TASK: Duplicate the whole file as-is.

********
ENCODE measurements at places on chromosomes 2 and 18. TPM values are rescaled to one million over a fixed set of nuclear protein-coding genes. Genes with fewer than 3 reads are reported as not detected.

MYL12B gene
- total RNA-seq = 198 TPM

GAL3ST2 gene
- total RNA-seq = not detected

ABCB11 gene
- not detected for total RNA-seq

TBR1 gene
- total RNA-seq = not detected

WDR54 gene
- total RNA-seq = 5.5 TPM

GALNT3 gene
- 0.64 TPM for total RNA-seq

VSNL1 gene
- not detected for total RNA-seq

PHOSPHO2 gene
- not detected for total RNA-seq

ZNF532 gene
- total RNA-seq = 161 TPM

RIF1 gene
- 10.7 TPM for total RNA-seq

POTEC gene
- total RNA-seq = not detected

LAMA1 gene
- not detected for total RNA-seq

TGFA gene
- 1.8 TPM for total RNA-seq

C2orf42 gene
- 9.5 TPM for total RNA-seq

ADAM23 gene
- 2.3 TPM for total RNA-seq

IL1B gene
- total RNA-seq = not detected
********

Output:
ENCODE measurements at places on chromosomes 2 and 18. TPM values are rescaled to one million over a fixed set of nuclear protein-coding genes. Genes with fewer than 3 reads are reported as not detected.

MYL12B gene
- total RNA-seq = 198 TPM

GAL3ST2 gene
- total RNA-seq = not detected

ABCB11 gene
- not detected for total RNA-seq

TBR1 gene
- total RNA-seq = not detected

WDR54 gene
- total RNA-seq = 5.5 TPM

GALNT3 gene
- 0.64 TPM for total RNA-seq

VSNL1 gene
- not detected for total RNA-seq

PHOSPHO2 gene
- not detected for total RNA-seq

ZNF532 gene
- total RNA-seq = 161 TPM

RIF1 gene
- 10.7 TPM for total RNA-seq

POTEC gene
- total RNA-seq = not detected

LAMA1 gene
- not detected for total RNA-seq

TGFA gene
- 1.8 TPM for total RNA-seq

C2orf42 gene
- 9.5 TPM for total RNA-seq

ADAM23 gene
- 2.3 TPM for total RNA-seq

IL1B gene
- total RNA-seq = not detected